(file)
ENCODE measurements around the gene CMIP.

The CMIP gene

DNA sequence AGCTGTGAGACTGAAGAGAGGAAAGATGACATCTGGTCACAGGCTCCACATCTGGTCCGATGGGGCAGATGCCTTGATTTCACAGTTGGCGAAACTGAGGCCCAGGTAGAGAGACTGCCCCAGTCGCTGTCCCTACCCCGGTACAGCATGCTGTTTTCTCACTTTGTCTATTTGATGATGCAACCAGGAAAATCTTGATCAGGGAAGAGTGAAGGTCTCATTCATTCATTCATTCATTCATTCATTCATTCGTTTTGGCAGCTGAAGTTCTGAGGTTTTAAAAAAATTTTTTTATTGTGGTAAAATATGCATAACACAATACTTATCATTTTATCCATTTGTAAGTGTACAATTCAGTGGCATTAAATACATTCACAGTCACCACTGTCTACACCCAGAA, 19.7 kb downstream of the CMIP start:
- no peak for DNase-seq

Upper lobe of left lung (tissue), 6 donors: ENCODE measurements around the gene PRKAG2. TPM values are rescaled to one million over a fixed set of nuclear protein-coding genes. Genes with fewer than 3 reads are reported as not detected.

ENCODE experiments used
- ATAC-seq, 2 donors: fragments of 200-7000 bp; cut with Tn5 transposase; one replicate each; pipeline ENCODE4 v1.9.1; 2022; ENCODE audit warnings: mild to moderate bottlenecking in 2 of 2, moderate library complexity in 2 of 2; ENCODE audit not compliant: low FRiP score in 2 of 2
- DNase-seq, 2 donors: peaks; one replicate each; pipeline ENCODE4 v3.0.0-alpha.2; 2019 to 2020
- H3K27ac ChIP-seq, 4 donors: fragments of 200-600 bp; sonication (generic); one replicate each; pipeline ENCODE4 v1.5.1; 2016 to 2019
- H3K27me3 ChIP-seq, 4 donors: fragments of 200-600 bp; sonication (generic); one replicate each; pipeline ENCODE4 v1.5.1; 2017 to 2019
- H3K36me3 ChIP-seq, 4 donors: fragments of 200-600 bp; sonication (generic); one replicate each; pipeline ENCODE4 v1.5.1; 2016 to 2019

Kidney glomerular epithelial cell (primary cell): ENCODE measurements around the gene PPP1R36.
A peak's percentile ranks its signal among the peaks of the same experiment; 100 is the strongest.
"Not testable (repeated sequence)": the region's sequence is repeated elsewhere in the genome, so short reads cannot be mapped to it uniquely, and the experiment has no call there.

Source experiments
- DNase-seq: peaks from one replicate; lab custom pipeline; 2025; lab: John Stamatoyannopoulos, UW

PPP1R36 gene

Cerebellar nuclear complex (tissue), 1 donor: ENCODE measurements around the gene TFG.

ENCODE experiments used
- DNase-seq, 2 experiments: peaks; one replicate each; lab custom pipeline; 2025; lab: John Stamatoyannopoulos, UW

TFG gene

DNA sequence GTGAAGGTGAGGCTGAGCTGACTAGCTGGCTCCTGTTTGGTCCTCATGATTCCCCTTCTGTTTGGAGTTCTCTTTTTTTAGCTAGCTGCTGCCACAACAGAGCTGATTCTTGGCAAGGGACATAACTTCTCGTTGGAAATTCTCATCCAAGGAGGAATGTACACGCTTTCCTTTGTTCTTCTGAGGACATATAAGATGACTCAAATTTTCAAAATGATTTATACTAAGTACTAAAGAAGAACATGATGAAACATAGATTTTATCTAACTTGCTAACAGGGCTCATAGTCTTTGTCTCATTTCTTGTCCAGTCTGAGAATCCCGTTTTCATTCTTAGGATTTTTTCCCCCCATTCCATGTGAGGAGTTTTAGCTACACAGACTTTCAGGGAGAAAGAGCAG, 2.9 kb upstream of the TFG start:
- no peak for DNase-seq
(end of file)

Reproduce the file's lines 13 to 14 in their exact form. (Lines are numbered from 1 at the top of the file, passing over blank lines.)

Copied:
A peak's percentile ranks its signal among the peaks of the same experiment; 100 is the strongest.
"Not testable (repeated sequence)": the region's sequence is repeated elsewhere in the genome, so short reads cannot be mapped to it uniquely, and the experiment has no call there.